The words you use to describe yourself can have a significant impact on your sense of self, and how others treat you.
MONTREAL (PRWEB) August 21, 2021
Words have power. They can inspire and pull people out of the depths of despair or be responsible for putting them there in the first place. When people engage in frequent self-deprecation - calling themselves hurtful names, chastising themselves when they fail, criticizing their appearance - at some point, they will start to believe their own words. Like dripping water that slowly eats away at a stone, constant self-deprecation can destroy a person’s sense of self.
Analyzing data collected from 12,259 people who took the Emotional Intelligence Test, PsychTests’ researchers compared people who regularly insult themselves (Self-Deprecators) to those who don’t (Self-Appreciators). Here’s how the two groups compared:
SELF-DEPRECATORS ARE MORE LIKELY TO ACCEPT MISTREATMENT OR DISRESPECT FROM OTHERS
- 64% of Self-Deprecators consistently put others' needs ahead of their own, even if it leaves them feeling angry, resentful, or uncomfortable (compared to 30% of Self-Appreciators, a 34-point difference).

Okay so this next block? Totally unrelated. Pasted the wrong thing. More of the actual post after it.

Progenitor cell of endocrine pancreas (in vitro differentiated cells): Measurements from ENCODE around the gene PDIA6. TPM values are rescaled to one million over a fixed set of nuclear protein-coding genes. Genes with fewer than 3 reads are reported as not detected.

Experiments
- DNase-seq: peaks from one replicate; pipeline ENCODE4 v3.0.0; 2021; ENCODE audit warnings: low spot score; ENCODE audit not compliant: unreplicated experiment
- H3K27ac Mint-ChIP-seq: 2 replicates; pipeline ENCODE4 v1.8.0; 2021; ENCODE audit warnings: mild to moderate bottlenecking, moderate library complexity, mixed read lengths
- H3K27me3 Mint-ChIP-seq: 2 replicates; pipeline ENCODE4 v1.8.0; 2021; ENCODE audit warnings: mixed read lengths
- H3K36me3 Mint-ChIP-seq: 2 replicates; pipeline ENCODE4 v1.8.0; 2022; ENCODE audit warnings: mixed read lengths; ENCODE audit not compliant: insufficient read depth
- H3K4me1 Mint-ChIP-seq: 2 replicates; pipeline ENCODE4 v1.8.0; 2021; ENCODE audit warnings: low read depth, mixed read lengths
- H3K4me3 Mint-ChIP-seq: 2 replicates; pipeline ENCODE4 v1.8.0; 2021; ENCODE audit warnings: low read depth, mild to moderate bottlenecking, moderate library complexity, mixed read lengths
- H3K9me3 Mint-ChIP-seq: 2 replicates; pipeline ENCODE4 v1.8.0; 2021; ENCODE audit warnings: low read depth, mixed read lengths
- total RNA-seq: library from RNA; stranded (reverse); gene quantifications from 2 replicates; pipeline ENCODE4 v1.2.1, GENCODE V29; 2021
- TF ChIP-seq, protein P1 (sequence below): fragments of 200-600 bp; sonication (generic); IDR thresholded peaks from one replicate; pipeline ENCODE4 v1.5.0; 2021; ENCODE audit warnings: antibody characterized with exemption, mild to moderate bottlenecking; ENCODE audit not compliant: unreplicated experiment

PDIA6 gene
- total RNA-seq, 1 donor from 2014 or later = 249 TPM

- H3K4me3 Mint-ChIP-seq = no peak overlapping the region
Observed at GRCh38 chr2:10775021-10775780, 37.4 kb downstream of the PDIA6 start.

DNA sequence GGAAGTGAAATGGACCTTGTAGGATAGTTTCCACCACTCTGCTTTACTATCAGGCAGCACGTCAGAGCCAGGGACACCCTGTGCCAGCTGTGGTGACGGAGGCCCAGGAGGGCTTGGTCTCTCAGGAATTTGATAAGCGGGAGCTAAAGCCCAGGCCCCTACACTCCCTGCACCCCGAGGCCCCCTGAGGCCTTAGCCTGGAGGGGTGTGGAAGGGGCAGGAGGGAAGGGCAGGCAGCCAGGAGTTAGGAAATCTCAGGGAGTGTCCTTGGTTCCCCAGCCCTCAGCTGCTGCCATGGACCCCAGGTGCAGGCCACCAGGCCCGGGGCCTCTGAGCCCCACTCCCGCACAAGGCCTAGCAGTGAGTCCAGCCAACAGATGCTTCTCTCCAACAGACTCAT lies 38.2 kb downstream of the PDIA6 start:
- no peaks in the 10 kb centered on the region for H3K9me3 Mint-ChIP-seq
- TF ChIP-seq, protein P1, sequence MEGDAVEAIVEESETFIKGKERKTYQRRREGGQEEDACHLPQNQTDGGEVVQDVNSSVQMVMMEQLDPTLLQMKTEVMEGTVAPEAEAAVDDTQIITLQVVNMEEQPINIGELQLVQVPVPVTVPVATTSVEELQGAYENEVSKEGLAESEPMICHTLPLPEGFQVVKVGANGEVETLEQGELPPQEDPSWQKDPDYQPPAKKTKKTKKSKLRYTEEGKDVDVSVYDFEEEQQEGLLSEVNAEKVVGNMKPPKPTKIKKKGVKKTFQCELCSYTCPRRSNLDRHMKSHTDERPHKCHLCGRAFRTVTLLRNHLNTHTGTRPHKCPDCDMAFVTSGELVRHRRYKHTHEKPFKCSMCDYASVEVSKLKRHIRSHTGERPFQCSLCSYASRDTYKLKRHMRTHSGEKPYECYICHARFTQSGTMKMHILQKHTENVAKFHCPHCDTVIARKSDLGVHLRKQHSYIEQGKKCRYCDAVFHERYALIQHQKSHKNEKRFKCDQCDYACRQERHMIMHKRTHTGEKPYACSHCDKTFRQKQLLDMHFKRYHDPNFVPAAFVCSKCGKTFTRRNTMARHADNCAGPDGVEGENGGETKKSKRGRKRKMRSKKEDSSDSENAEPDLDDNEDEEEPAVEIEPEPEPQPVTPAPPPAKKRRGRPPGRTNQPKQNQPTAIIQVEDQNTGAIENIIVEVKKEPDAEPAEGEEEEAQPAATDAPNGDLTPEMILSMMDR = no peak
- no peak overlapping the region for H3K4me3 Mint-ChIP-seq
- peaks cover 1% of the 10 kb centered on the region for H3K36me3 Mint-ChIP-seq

- 66% apologize even when they haven’t done anything wrong (compared to 26% of Self-Appreciators, a 40-point difference).
- 58% feel that people take advantage of them (compared to 13% of Self-Appreciators, a 45-point difference).
SELF-DEPRECATORS TEND TO HIDE THEIR TRUE THOUGHTS, FEELINGS, OR DESIRES
- 54% won’t express their opinions if there’s a chance that others will disagree (compared to 10% of Self-Appreciators, a 44-point difference).
- 61% hold back from expressing their ideas for fear of looking stupid or being ridiculed (compared to 8% of Self-Appreciators, a 53-point difference).
- 70% won't ask for what they want, such as a raise or more respect (compared to 28% of Self-Appreciators, a 42-point difference).
- 48% distance themselves from or suppress negative emotions (compared to 26% of Self-Appreciators, a 22-point difference).
- 54% avoid discussing sensitive topics for fear that it will blow up in their faces (compared to 10% of Self-Appreciators, a 44-point difference).
- 63% avoid confrontation/conflict (compared to 18% of Self-Appreciators, a 45-point difference).